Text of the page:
NCAA Considering No Longer Testing For Marijuana To Focus Solely On PED Testing

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From the “it’s about time” department comes a story out of the NCAA. A medical committee is recommending that the college sports governing body stop testing athletes from marijuana and remove cannabis from the banned substances list.

According to CBS Sports, “The Committee on Competitive Safeguards and Medical Aspects of Sports recommends shifting focus to testing for performance enhancing drugs. The committee intends to seek support from the NCAA Board of Governors to temporarily stop testing for cannabis at NCAA championship events while legislative action is considered.”

CBS Sports notes that this does not guarantee the NCAA implements the rule. All three levels of competitive competition — Divisions I, II, and III — must pass new legislation. That’s not a guarantee.

However, with more states passing legal marijuana laws, this seems only a matter of time. Plus, marijuana is not a substance that gives athletes a competitive advantage.

The NCAA Logo is shown as athletes competes in the men's 10000 meter run during the Division I Men's and Women's Outdoor Track & Field Championship.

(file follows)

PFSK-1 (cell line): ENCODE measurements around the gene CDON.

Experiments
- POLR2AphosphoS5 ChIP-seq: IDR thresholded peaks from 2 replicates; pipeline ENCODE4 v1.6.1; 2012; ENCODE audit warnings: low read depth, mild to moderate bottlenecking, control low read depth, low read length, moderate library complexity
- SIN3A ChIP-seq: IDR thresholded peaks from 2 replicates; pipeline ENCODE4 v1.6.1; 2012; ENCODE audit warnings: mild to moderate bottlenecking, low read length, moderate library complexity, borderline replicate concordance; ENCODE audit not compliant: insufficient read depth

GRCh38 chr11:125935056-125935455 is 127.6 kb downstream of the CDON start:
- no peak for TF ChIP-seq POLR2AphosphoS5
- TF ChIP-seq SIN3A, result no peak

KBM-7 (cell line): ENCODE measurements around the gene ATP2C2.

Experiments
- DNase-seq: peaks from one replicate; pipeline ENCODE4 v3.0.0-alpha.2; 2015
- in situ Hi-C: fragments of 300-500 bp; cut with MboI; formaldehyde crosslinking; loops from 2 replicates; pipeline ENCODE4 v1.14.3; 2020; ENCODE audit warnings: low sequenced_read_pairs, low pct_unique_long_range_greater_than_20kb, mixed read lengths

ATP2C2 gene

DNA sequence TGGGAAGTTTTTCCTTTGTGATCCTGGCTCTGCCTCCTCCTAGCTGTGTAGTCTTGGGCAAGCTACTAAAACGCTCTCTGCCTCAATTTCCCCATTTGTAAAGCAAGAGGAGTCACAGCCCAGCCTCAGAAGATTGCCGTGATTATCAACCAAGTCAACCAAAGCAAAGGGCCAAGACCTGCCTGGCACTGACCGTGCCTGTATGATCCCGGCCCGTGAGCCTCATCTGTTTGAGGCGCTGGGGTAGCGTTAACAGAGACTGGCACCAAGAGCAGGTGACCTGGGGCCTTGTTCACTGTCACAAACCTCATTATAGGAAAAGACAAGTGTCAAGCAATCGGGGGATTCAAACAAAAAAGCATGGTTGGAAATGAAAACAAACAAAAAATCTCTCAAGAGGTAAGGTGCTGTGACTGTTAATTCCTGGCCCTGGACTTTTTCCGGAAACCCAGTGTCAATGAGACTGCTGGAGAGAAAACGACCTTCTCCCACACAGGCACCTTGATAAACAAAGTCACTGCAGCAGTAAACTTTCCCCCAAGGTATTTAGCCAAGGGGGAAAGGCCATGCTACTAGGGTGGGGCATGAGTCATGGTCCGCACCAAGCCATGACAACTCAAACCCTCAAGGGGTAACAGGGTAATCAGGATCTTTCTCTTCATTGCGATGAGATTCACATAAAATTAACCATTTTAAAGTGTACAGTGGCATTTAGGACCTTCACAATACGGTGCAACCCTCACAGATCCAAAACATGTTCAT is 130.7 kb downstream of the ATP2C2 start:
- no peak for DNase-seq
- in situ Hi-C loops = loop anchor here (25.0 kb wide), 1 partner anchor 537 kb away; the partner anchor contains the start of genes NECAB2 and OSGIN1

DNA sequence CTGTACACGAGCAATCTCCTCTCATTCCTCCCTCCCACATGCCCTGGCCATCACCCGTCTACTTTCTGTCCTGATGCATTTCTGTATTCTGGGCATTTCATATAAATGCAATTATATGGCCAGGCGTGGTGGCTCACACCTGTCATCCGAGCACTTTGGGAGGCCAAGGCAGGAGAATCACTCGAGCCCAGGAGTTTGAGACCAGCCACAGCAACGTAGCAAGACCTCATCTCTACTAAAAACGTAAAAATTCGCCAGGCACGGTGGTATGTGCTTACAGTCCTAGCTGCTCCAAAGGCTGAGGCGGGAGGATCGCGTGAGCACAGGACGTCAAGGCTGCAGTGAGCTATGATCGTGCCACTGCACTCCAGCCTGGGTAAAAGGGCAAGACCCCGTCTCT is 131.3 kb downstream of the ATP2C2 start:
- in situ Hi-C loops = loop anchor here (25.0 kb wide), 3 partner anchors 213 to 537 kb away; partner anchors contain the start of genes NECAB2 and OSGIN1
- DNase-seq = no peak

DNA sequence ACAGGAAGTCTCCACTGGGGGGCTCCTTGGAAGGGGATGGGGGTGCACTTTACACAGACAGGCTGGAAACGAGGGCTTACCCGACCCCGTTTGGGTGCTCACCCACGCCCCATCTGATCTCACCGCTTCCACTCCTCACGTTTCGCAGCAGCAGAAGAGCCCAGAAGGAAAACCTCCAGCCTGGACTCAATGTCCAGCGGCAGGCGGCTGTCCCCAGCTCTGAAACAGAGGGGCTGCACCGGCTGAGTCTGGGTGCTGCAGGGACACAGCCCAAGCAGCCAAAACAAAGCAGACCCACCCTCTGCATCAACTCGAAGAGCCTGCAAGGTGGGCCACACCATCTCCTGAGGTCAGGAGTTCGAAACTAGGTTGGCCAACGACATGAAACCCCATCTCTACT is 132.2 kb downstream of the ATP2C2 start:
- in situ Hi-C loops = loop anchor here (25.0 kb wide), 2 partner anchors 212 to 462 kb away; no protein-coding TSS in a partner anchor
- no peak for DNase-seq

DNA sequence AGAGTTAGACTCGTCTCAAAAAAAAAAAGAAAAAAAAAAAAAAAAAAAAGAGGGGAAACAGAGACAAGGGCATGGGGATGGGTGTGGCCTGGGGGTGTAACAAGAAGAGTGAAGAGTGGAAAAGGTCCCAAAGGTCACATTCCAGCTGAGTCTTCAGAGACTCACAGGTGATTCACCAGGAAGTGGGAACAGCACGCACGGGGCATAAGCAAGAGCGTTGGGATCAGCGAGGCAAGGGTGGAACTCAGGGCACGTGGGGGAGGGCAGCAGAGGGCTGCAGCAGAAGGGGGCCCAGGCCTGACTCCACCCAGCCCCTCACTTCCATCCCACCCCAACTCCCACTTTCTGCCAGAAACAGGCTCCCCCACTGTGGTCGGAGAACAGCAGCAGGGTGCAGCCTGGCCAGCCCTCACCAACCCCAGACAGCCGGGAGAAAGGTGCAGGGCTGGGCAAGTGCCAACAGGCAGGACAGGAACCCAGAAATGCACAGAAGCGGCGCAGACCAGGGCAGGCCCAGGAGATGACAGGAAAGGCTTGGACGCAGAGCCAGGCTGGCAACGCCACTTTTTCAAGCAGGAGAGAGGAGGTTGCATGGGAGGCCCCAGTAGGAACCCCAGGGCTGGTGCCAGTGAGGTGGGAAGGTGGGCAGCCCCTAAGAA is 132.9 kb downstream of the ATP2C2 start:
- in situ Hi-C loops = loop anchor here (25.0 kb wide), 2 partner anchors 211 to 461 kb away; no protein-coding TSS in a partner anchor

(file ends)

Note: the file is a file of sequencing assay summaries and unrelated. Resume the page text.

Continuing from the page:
The NCAA Logo is shown as athletes competes in the men’s 10000 meter run during the Division I Men’s and Women’s Outdoor Track & Field Championship. (Photo by C. Morgan Engel/NCAA Photos via Getty Images)

Turning their focus to drugs that DO create competitive advantages allows them to use resources more properly.

NCAA, professional sports leagues increasingly heading toward allowing players to consume marijuana

This comes as professional sports leagues start to turn the corner on marijuana. The NBA, for example, recently allowed players to smoke marijuana as part of a new Collective Bargaining Agreement.

The NFL does not allow it as part of their banned substance list. However, many NFL players partake in the drug and manage to get around testing procedures — in most cases.

And, the league relaxed its rules on marijuana, though not completely allowing it.

At the end of the day, college athletes are adults. If marijuana is legal in their state and doesn’t provide competitive advantage, why ban it?

Players that are at least 21 years old can drink alcohol. They can use tobacco products over the age of 18.

It’s not the leagues’ job to legislate the behavior of adults, as long as it doesn’t impact the competitive balance.

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Written by Dan Zaksheske

Dan began his sports media career at ESPN, where he survived for nearly a decade. Once the Stockholm Syndrome cleared, he made his way to Outkick. He is secure enough in his masculinity to admit he is a cat-enthusiast with three cats, one of which is named “Brady” because his wife wishes she were married to Tom instead of him.

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